Reading "Bhimrao Ambedkar: The Boy Who Asked Why", Together...

Sowmya Rajendran brings forth an incredibly impactful story of the Dr. Ambedkar in this book which led to some very profound discussions amongst the young readers. Satwik Gade's illustrations helped us go back in time as we witnessed several events unfold in front of our eyes as we read every page. While it was expected that this book would sensitise children about the concept of untouchability and the unfairness of the practice, the young readers brought much more to the table. They discovered many hidden perspectives that were waiting to be found in this book. Here is a brief account.




It was interesting how the group comprising of 10-11year olds reacted when this book was suggested. They took time to observe the cover and read the blurb before sharing their thoughts. Some made connections with lessons on untouchability that they had read about in their school textbooks and others made connections with what they had read in the Amar Chitra Katha book on Dr.Ambedkar. But that did not deter them from choosing this book to read together. They knew about Dr.Ambedkar but wanted to know more about him as a child. Furthermore, we discovered that almost all of us had witnessed incidents of discrimination against someone, somewhere. Why did it happen? What is the rationale behind it? We didn't know. We were hoping this book would enable us to understand better.


Some made connections with lessons on untouchability that they had read about in their school textbooks and others made connections with what they had read in the Amar Chitra Katha book on Dr.Ambedkar. But that did not deter them from choosing this book to read together. They knew about Dr.Ambedkar but wanted to know more about him as a child.

Through this book, we witnessed discrimination stoop down to basic needs and how children belonging to the lower castes were denied access to drinking water. We observed the illustrator's approach to depict discrimination in the classroom as it occurred. He had chosen different colour schemes for the upper caste children and chosen to leave the lower caste boys seated at the far end the classroom. One reader raised the issue of racism in the approach. Another reader was quick to respond and pointed out that the purpose of the chosen color scheme and illustration style was to bring out exactly the issue of discrimination/racism in the most impactful manner. The illustrator had successfully sown the thought about racism in the reader's mind and paved the way for deep reflection. With this thought in the background, when we proceeded to read the text, more information came up making the scene even more vivid. A group that is generally very vocal about their thoughts, fell silent in thought.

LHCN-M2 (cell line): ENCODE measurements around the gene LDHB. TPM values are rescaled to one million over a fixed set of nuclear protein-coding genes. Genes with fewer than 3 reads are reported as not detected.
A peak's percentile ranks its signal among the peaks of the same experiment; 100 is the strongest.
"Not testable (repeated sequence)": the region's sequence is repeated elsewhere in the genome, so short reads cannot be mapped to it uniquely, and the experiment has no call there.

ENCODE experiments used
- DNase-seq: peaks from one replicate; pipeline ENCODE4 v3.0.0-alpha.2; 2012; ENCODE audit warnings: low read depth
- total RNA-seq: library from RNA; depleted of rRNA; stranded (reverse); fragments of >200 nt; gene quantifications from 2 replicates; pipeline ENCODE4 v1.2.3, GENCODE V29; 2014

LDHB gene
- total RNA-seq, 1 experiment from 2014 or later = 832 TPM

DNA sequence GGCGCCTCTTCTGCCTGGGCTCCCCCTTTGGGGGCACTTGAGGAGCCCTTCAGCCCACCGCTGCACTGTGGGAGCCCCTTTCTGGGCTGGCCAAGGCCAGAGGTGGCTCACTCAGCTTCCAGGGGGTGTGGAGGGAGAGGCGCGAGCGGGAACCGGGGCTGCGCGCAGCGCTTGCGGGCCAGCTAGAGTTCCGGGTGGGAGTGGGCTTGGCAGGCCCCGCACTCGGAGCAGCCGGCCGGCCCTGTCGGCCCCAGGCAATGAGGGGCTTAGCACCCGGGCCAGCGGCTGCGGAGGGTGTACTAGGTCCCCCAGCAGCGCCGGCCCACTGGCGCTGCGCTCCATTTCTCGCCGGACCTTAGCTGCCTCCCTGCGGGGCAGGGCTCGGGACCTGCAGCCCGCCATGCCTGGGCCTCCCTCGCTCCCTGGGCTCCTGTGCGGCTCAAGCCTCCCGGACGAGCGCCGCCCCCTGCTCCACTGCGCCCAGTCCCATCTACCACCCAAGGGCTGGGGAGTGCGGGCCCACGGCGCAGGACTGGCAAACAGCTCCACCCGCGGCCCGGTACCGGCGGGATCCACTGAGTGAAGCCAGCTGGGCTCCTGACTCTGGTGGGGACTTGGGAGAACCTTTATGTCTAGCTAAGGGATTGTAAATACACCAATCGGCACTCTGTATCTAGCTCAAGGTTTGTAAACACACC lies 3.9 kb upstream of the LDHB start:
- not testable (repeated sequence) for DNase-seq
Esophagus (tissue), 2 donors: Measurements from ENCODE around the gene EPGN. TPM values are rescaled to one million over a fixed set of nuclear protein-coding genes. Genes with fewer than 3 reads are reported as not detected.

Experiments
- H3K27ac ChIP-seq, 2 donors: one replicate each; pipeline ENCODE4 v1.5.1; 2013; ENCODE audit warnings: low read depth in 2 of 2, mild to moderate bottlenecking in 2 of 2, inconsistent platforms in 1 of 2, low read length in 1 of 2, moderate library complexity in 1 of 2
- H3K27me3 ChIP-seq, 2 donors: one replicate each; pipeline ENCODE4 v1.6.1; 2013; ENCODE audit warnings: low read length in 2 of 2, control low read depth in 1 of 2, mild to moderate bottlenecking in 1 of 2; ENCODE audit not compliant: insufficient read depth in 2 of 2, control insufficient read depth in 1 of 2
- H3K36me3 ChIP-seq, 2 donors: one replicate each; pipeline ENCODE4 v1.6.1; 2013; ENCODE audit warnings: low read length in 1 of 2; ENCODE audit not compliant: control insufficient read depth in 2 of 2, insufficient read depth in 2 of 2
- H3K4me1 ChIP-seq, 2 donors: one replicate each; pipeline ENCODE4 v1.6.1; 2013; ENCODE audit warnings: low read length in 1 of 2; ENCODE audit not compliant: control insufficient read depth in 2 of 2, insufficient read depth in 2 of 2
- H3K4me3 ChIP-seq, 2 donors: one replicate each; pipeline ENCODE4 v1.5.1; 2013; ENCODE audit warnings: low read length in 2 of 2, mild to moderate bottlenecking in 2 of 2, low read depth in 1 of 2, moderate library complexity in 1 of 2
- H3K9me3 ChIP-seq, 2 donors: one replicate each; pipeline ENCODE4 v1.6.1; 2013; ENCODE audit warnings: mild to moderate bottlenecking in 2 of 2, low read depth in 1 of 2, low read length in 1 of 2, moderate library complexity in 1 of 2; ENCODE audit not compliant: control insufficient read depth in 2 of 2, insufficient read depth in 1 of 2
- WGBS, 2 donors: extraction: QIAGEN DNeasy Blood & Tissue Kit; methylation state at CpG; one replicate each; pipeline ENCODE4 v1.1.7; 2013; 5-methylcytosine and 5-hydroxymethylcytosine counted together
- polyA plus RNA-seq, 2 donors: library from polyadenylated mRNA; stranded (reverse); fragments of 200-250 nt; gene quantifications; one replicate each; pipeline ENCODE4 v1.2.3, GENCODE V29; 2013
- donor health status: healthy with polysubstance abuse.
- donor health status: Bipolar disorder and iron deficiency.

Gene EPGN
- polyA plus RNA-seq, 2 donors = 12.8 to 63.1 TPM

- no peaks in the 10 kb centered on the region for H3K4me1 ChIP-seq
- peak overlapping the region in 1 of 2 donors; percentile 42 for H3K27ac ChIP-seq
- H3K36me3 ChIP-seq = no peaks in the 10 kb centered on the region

A group that is generally very vocal about their thoughts, fell silent in thought.
There is always light at the end of the tunnel

While the author presents vivid pictures of what happened she also takes care to show that there is always someone or some opportunity that opens a closed door even when things get really bad. Apart from enabling children to recognise the unfairness of the practice of untouchability, the book also shows how there is always light at the end of the tunnel. One just needs to keep persevering to find that person or opportunity.


Speaking about the contrast in treatment while Dr.Ambedkar was in the U.S, one reader remarked, "It must have felt odd at first to be treated well after years of being discriminated. But at the same time it must have also felt nice." Contrasting experiences bring to the surface the ability to appreciate the smallest of changes. The book showcases contrast in feelings as a means to drive the message home.


"It must have felt odd at first to be treated well after years of being discriminated. But at the same time it must have also felt nice."

From a writing approach standpoint

The readers observed that the approach felt different as there is contrast portrayed between any two pages on the same spread. While it helped to feel the difference, it felt unusual, sometimes even as if there was little disconnect between the scenes, they said. Given the nature of the subject, they understood the importance of contrasts to make the intended message felt. It however did not change the good first impression they had formed when they first saw the book.


 


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